During my visits across the state, both staff and councils said they wanted better collaboration across counties, regions and programs; and more effective sharing of ideas, successes and resources. Reading the monthly program update is a quick way to stay informed about what is going on throughout ISU Extension and Outreach, and get beyond our silos. On a related note, the Jan. 10 issue of Inside Iowa State includes a summary article about the regional listening sessions. It may help the campus community get beyond their research and teaching silos to learn about extension!

From Epsilon Sigma Phi: How to Reach Millennials
The Epsilon Sigma Phi national membership, recruitment and retention committee has been discussing how to reach younger colleagues and invite them to join ESP. Our own Sandra McKinnon is a national committee member and shared her research on Millennials’ communication preferences in the recent ESP Connection newsletter. Here are some excerpts from her newsletter article:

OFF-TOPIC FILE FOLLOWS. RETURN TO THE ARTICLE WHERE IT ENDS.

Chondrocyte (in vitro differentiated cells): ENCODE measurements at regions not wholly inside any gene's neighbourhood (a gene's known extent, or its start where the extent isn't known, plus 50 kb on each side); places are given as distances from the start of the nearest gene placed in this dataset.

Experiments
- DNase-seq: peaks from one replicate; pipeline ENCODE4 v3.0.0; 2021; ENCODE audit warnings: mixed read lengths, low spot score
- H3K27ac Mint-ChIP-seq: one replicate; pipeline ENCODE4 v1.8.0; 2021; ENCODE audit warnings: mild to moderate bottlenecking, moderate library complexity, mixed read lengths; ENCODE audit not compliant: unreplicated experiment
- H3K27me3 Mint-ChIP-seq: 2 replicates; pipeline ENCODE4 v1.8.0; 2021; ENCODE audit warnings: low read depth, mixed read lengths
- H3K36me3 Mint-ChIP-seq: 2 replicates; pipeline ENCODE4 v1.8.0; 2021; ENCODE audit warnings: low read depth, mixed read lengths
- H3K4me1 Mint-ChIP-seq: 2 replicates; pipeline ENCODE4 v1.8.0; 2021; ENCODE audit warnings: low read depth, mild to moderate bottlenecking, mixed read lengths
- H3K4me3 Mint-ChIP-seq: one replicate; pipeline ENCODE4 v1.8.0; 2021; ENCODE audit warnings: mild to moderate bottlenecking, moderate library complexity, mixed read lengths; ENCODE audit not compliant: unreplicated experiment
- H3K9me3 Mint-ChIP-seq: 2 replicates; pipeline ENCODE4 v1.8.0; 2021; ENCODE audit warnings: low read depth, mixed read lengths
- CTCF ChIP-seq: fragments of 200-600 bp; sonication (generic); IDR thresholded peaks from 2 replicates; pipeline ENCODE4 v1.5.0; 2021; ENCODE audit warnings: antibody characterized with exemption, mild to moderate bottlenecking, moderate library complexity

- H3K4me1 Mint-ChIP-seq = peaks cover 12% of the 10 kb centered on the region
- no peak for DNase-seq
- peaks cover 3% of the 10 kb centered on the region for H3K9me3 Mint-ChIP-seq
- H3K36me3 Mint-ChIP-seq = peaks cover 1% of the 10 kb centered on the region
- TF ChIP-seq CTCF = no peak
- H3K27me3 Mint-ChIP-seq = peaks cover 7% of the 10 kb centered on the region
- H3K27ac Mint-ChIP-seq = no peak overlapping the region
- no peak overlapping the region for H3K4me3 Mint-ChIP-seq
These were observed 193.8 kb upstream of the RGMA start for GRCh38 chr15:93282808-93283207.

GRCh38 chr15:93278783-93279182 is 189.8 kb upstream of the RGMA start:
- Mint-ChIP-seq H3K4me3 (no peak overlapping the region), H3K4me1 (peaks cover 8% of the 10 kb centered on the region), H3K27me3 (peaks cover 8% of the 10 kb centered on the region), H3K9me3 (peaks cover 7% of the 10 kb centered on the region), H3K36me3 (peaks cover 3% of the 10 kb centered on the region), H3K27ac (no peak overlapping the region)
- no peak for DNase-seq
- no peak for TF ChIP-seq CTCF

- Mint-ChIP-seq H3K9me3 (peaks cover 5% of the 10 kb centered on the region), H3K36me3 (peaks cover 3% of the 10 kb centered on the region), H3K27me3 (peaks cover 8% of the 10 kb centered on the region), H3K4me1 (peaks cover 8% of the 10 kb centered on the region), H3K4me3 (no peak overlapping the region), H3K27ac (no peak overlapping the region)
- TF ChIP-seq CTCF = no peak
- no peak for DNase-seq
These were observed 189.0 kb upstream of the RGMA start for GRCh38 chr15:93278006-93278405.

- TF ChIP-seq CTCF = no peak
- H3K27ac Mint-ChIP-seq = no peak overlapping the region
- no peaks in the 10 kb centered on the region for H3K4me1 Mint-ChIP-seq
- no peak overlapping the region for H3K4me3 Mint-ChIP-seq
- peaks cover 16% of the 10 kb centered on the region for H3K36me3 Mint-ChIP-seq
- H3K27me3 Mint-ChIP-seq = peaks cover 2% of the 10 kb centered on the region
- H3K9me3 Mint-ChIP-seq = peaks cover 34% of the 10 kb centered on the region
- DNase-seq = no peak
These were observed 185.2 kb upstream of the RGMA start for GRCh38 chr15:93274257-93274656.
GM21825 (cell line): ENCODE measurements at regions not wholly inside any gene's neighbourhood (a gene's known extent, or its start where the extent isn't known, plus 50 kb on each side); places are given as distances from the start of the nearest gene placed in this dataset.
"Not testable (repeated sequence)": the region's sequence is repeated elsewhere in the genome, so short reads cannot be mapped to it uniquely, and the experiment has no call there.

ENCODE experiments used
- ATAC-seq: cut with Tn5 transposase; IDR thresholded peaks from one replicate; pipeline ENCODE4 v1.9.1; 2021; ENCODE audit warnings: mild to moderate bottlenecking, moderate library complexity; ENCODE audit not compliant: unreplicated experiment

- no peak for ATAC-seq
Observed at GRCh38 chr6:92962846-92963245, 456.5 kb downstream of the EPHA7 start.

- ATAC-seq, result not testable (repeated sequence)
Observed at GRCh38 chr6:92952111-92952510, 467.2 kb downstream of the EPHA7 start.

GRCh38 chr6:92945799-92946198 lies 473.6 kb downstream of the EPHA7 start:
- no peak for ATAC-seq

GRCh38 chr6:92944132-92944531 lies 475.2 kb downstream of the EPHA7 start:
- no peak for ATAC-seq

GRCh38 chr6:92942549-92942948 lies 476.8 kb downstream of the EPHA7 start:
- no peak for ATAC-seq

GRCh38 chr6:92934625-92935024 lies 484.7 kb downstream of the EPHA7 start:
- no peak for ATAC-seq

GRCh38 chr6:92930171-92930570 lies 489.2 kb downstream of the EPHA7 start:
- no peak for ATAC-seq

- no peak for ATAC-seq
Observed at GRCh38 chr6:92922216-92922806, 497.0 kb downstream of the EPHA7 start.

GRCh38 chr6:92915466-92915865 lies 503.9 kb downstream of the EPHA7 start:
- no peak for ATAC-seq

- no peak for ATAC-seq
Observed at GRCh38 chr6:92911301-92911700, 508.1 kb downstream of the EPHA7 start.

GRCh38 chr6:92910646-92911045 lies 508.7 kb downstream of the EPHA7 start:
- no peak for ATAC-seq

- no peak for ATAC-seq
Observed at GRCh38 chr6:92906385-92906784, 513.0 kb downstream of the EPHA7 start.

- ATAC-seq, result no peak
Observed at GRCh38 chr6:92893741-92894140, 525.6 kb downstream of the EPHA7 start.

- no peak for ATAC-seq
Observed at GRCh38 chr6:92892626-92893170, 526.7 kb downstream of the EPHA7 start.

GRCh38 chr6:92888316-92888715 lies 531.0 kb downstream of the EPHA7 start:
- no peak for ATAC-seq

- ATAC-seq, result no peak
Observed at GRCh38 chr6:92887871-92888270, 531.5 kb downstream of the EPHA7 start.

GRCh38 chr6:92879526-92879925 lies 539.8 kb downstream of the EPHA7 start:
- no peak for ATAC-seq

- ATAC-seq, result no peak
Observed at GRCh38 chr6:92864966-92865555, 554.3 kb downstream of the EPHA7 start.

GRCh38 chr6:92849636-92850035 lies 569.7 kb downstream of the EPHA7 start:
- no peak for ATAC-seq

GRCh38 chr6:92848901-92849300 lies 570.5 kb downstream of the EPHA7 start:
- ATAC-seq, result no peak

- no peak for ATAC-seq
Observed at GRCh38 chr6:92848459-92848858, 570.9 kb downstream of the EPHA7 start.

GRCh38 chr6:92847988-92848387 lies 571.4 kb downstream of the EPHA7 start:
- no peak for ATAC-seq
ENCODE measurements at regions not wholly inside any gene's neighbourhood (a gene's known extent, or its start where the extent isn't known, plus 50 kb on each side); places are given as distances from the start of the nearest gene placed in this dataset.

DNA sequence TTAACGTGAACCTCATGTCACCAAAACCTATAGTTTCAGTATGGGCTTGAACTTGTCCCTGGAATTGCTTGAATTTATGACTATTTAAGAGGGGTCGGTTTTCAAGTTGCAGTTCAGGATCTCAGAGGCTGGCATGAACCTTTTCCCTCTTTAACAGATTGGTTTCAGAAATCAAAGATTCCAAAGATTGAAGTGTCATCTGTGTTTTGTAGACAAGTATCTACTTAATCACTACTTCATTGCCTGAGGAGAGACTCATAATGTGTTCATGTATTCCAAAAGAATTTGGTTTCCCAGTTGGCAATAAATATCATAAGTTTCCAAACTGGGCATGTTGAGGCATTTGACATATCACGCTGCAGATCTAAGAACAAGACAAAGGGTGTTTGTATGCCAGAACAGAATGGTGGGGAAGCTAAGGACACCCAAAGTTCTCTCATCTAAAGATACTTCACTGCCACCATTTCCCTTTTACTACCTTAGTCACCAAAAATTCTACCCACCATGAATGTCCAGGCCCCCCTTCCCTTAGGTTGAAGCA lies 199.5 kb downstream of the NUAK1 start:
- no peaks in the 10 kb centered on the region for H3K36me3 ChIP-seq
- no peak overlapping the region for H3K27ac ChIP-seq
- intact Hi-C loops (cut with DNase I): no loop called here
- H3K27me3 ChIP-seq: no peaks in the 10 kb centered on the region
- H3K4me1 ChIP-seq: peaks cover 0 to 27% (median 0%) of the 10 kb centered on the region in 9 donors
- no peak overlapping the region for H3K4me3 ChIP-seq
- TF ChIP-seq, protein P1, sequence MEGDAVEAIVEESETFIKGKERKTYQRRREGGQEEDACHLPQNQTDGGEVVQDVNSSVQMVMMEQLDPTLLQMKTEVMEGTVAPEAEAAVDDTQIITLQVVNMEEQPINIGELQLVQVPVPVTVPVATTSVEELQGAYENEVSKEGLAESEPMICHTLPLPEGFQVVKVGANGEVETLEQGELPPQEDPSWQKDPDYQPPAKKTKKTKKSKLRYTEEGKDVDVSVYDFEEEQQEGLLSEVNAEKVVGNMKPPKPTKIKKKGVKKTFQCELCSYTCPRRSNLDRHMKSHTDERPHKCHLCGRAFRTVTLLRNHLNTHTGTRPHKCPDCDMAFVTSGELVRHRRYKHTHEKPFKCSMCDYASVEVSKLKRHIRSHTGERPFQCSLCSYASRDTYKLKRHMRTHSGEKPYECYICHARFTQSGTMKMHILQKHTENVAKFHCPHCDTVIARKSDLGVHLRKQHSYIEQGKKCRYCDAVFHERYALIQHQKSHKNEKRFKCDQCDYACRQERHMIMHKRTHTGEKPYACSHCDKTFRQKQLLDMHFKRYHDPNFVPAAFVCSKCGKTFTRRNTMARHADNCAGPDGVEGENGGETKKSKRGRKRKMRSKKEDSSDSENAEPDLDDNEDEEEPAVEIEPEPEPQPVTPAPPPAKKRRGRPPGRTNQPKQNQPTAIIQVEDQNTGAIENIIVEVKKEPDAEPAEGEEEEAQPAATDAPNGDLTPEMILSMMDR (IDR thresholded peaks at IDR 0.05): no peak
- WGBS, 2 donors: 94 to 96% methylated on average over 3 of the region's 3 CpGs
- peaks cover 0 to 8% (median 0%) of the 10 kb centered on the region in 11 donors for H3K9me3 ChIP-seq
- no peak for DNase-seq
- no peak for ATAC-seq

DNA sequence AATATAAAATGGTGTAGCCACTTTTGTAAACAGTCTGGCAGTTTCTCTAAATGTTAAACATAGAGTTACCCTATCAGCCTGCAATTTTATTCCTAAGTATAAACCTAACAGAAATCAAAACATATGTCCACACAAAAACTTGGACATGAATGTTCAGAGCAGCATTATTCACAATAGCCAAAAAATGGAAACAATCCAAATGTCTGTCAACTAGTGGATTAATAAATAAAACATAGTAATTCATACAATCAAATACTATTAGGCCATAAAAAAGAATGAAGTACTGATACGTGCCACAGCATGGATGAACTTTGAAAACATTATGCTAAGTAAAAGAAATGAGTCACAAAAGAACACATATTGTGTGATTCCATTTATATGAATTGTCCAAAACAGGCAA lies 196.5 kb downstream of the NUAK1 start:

Millennials, born in the 1980s and 1990s, are currently 19-38 years old. Millennials are the majority of the workforce, but not the entirety. (Gen X-ers, born between 1965-1980, and Baby Boomers, born between 1946-1964, are in the workforce as well.) Millennials tend to have an aversion to the phone. They find calls disruptive and intrusive. It is best to schedule a call with them; then avoid small talk. For immediate topics, 72 percent prefer texts. There is no universal type of app to use (SnapChat, Instagram, Facebook, Twitter, LinkedIn).

Millennials will do email. It allows them time to think and reply. Many look at emails at night and weekends. If you write an email:

Be short and to the point, not long and complicated.

Be friendly, not stuffy or too professional; avoid “core competencies” kind of wording.

Be clear about what action they need to take. Consider the message as a how-to or a recipe.